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Exclusive: Punch List Raises $4M Seed To Streamline The Home Renovation Process

If you’ve ever remodeled any part of your home, you know the headache that comes along with the process. It’s not nearly as glamorous when you don’t have the deep pockets (or expertise) that HGTV’s Chip and Joanna Gaines have to deal with unexpected problems.

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Kyle Zink, the first marketing hire at Square, found this out firsthand after purchasing a home in Southern California a few years ago. Zink hired a contractor through a trusted source and was excited about fixing up the house. But the process turned out to be a nightmare.

“Everything that could have gone wrong, went wrong,” he recalled.


The experience got Zink thinking. His time at Square taught him how much small business can benefit from technology. Zink was dismayed to discover his own contractor essentially relied on a legal pad and text messaging to communicate and for checks to get paid.

“I looked around in the marketplace and saw there were a lot of companies tackling really big commercial problems and projects,” Zink told me. “But on the residential side, there were no real tools for small, independent contractors.”

It was then Zink teamed up with Andy Vella to come up with the concept behind Punch List. The San Francisco-based startup has just closed a $4 million seed round, Zink told Crunchbase News exclusively. It also today launched a mobile app that aims to help independent contractors and homeowners more easily navigate the remodeling process. The digital platform gives contractors a way to provide real-time views on progress, get approval during different phases of a project and get paid as they go.

Punch List CTO Andy Vella and CEO Kyle Zink.

For Zink, Punch List is “the first modern tool for contractors to grow and run their business.” (In the construction world, a punch list is a list of items that need to be addressed before a project can be deemed complete.)

Bling Capital and Bedrock Capital led the seed financing. Ludlow Ventures and Mayfield Fund 1 also participated, as did a group of high-profile angel investors including Twitter and Square co-founder Jack Dorsey, Rippling COO Matt Macinnis, YouTube co-founder Steve Chen, and Opendoor co-founder and CEO Eric Wu.

How it works

Punch List is in its early stages, having built a core alpha and beta product that it’s been testing with some early customers. Today at the NAHB International Builders’ Show in Las Vegas, the company is publicly releasing its app which will be accessible within all 50 states.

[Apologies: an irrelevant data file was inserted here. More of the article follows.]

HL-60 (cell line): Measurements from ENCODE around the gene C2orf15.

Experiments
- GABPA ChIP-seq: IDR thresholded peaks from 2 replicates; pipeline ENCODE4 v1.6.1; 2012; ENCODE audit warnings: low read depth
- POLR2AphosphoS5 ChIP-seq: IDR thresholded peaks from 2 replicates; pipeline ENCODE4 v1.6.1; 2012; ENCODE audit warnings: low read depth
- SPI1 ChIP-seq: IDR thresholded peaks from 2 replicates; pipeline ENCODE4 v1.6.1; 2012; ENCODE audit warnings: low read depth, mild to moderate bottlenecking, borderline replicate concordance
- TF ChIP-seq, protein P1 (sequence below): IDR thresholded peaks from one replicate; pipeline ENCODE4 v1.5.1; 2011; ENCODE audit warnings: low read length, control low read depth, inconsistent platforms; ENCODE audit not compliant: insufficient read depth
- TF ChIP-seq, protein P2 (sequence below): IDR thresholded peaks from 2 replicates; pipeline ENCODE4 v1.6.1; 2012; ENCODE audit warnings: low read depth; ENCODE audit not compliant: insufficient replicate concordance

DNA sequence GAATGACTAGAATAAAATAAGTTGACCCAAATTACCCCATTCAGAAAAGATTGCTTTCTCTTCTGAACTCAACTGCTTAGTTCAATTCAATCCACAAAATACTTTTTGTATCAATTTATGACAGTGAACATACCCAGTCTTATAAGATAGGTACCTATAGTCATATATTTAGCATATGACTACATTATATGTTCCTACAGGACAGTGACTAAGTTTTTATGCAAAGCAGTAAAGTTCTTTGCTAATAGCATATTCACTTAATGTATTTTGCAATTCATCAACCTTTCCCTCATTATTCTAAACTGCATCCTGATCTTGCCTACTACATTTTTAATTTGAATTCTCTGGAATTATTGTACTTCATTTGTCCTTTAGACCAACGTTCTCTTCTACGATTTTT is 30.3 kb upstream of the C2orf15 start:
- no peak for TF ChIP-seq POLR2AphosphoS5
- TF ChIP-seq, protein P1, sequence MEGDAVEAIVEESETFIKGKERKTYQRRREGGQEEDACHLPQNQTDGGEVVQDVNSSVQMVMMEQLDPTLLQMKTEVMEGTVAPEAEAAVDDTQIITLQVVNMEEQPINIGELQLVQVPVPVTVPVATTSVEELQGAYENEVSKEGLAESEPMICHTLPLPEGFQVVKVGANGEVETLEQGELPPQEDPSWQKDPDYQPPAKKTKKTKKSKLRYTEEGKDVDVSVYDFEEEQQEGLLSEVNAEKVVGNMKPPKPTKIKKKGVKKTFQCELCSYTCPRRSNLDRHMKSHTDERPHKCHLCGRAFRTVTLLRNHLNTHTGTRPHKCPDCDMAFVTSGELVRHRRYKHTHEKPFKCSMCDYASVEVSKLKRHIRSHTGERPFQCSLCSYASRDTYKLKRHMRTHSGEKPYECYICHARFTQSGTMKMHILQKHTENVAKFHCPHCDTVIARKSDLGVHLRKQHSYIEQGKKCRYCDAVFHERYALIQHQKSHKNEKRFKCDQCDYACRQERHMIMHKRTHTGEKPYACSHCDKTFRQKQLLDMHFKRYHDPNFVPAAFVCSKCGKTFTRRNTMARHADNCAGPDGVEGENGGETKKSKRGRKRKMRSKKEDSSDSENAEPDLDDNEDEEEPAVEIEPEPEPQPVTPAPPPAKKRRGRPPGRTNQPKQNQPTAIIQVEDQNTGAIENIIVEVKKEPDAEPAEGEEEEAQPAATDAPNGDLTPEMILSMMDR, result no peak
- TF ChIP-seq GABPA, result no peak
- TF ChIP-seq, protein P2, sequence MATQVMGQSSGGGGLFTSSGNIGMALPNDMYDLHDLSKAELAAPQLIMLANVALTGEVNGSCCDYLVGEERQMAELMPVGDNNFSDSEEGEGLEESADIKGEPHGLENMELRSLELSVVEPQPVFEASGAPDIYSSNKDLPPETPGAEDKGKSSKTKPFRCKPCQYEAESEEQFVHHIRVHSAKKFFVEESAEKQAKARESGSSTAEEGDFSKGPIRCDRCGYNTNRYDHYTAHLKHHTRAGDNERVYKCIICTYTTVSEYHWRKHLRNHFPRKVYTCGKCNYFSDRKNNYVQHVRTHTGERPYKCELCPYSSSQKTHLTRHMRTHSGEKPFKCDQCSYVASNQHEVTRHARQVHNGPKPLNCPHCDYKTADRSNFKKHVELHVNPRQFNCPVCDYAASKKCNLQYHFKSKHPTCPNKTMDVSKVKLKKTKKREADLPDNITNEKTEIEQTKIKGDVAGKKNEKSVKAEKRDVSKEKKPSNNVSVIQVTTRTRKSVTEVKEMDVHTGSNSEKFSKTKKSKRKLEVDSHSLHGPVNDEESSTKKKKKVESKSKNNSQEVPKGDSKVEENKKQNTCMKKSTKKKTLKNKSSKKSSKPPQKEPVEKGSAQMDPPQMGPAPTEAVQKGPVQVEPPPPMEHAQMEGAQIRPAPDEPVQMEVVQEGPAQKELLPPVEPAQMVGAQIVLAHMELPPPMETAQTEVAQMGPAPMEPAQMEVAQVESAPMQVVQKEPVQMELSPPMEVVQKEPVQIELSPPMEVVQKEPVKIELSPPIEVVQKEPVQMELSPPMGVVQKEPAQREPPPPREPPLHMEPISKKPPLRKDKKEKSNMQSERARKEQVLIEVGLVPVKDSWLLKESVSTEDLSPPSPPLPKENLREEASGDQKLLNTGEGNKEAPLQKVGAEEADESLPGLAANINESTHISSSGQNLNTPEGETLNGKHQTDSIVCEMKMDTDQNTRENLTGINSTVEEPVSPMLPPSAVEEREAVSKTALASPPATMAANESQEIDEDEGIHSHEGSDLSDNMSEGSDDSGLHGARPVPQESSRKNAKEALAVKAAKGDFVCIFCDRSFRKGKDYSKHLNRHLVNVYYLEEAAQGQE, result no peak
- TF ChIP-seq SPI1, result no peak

The way it works is fairly straightforward, according to Zink. Once a contractor and a homeowner agree to work together on a remodel, they share the details (such as scope, timeline and budget) with a Punch List account executive. The information is then uploaded to the app for contractor and homeowner approval.

As the contractor completes work, he/she takes photos of the progress in real time and sends them to the homeowner, who can review and approve remotely if desired. When each significant milestone is complete, Punch List automatically generates invoices for homeowner approval. According to Zink, the pay-as-you-go model is designed to allow contractors to get paid faster while giving homeowners more visibility into the project. The whole process also aims to keep projects moving along smoothly. If a contractor can get approvals quickly, he/she can avoid delays.

Contractors will pay $49 a month per project, but the service is free to homeowners. Punch List operates on a SaaS platform.

Pain point

The demand is certainly there. According to a recent Ernst & Young survey, 98 percent of contractors globally agree that digital technology will be “critical to the future viability of their business.” Yet just less than 10 percent feel confident in how far along they are on the digital readiness spectrum. Also, according to the Joint Center for Housing Studies, Americans spend more than $400 billion a year on residential renovations and repairs.

In general, the construction tech space is hot, but it has largely focused on software helping with mostly commercial, and mostly big, projects. Yet millions of Americans at any given time are in the middle of some form of home renovation. Startups addressing this subsector, if they do it right, have the potential to garner impressive returns.

Illustration: Li-Anne Dias

  1. Disclosure: Mayfield is an investor in Crunchbase, the parent company of Crunchbase News. Crunchbase’s investors are listed as part of its Crunchbase profile. For more about Crunchbase News’s editorial policies on disclosure, see the News team’s About page.

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